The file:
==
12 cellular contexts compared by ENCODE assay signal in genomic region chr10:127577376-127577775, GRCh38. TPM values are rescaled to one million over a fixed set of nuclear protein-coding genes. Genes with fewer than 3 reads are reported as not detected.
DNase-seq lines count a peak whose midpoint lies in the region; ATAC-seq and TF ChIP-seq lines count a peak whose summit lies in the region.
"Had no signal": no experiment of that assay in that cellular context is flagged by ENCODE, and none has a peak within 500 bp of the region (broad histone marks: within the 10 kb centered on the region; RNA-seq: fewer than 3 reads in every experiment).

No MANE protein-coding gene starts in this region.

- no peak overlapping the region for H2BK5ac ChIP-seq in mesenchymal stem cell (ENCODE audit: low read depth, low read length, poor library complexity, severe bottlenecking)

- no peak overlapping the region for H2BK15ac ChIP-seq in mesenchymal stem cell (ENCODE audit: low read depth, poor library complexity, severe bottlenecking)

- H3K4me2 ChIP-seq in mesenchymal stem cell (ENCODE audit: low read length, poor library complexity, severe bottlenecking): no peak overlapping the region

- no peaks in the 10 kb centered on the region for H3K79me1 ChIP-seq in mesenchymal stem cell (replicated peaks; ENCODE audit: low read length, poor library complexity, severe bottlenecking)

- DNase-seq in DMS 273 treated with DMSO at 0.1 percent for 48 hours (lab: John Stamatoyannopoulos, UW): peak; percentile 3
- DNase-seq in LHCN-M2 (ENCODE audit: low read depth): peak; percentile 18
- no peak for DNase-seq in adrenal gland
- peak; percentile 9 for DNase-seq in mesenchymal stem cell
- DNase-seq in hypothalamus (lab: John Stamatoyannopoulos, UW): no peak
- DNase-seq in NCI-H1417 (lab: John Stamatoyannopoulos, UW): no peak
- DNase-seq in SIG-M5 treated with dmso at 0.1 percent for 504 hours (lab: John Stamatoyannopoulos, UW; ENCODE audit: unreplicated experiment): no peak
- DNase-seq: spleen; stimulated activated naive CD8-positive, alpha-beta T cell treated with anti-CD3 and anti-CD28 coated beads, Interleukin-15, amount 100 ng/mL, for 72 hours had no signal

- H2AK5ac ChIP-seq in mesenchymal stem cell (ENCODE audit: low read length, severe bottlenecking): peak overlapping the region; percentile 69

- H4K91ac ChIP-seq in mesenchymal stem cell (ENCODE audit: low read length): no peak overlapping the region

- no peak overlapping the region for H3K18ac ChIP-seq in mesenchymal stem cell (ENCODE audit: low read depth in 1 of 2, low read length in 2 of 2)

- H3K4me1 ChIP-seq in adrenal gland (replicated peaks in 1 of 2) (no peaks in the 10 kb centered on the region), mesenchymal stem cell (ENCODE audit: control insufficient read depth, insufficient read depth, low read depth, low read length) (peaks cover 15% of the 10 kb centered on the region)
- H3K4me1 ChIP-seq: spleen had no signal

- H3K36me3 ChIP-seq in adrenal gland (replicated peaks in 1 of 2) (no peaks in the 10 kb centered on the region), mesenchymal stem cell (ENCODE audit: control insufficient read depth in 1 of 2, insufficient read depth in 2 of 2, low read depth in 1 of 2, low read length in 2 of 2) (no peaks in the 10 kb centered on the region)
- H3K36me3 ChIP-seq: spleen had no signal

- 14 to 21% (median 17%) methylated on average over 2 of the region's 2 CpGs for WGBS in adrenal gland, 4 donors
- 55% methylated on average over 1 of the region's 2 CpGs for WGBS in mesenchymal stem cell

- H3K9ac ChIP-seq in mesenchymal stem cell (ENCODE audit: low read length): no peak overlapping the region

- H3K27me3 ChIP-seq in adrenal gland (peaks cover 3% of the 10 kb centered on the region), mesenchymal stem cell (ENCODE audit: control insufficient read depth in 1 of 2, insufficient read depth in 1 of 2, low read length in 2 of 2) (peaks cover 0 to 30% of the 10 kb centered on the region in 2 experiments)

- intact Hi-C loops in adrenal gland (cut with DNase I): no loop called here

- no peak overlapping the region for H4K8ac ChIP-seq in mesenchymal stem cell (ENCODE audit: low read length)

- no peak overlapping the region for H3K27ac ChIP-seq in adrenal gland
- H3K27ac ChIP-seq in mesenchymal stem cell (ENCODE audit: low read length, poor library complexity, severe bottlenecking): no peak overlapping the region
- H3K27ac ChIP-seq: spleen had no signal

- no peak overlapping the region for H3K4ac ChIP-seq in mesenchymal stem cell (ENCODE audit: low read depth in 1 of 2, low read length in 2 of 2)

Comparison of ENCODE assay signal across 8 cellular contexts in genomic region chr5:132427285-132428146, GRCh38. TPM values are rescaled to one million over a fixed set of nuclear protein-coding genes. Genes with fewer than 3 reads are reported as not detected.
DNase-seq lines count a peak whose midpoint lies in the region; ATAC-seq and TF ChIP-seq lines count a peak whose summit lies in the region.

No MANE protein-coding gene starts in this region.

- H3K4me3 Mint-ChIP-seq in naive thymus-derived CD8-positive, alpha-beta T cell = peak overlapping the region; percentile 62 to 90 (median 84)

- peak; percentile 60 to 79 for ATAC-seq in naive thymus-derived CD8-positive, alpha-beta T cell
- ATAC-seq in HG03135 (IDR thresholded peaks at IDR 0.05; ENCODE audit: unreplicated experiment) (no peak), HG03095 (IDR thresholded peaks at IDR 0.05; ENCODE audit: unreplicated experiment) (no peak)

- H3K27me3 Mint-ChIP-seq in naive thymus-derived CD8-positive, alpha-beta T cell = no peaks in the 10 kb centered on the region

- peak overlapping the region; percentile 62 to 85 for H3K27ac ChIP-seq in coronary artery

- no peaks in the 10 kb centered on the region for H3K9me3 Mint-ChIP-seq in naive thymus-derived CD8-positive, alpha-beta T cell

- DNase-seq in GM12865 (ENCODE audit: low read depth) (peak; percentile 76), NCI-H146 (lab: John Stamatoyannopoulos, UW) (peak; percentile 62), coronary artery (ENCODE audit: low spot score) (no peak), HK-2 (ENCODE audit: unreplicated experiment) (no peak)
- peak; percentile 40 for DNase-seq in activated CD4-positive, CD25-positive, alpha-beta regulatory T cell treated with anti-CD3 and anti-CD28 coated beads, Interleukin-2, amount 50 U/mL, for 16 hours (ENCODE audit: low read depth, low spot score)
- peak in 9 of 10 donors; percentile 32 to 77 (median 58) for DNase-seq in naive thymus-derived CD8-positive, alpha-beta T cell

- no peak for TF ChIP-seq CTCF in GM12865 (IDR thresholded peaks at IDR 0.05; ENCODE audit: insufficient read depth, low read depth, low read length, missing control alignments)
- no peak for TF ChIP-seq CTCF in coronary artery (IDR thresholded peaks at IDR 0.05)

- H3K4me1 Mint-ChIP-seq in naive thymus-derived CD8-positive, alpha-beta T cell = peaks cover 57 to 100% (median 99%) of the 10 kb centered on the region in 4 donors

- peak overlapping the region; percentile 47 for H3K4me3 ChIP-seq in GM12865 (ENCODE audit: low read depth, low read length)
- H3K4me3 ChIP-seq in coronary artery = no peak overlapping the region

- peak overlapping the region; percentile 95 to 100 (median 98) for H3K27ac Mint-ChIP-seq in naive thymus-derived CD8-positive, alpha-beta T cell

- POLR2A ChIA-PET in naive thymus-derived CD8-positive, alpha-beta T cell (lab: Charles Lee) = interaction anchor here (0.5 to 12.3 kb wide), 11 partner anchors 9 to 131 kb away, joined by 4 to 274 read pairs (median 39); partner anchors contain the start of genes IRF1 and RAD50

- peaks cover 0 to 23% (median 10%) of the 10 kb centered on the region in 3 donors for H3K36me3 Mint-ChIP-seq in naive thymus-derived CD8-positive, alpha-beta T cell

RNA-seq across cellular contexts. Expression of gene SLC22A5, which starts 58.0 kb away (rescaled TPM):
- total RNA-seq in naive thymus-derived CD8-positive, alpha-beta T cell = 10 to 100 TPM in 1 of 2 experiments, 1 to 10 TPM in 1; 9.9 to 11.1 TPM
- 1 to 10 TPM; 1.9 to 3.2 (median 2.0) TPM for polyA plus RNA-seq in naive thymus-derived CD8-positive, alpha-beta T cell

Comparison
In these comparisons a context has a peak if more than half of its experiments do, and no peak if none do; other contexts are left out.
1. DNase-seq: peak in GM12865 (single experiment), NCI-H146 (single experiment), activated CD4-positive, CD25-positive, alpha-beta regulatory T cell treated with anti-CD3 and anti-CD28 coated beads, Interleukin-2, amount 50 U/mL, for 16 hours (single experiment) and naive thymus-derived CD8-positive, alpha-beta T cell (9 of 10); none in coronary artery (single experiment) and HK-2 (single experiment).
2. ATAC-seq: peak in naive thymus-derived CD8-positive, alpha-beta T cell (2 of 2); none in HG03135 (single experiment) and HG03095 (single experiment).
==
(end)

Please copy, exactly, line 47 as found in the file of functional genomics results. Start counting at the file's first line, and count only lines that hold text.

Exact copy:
- no peak for TF ChIP-seq CTCF in coronary artery (IDR thresholded peaks at IDR 0.05)